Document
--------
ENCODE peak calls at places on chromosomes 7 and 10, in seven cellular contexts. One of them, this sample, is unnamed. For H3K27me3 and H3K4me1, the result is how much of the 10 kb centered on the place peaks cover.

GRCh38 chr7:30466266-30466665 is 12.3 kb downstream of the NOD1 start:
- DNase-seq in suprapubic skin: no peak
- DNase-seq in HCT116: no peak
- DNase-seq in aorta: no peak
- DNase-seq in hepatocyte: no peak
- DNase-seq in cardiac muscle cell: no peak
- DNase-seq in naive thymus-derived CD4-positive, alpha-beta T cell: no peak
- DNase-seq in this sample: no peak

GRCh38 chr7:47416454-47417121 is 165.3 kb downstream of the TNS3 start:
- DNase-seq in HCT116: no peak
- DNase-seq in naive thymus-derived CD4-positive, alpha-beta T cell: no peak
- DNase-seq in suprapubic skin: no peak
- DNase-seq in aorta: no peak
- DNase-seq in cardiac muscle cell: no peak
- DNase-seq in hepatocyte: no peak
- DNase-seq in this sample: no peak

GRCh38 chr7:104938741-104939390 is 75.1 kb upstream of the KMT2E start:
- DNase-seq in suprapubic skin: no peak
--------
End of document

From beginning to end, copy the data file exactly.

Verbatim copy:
ENCODE peak calls at places on chromosomes 7 and 10, in seven cellular contexts. One of them, this sample, is unnamed. For H3K27me3 and H3K4me1, the result is how much of the 10 kb centered on the place peaks cover.

GRCh38 chr7:30466266-30466665 is 12.3 kb downstream of the NOD1 start:
- DNase-seq in suprapubic skin: no peak
- DNase-seq in HCT116: no peak
- DNase-seq in aorta: no peak
- DNase-seq in hepatocyte: no peak
- DNase-seq in cardiac muscle cell: no peak
- DNase-seq in naive thymus-derived CD4-positive, alpha-beta T cell: no peak
- DNase-seq in this sample: no peak

GRCh38 chr7:47416454-47417121 is 165.3 kb downstream of the TNS3 start:
- DNase-seq in HCT116: no peak
- DNase-seq in naive thymus-derived CD4-positive, alpha-beta T cell: no peak
- DNase-seq in suprapubic skin: no peak
- DNase-seq in aorta: no peak
- DNase-seq in cardiac muscle cell: no peak
- DNase-seq in hepatocyte: no peak
- DNase-seq in this sample: no peak

GRCh38 chr7:104938741-104939390 is 75.1 kb upstream of the KMT2E start:
- DNase-seq in suprapubic skin: no peak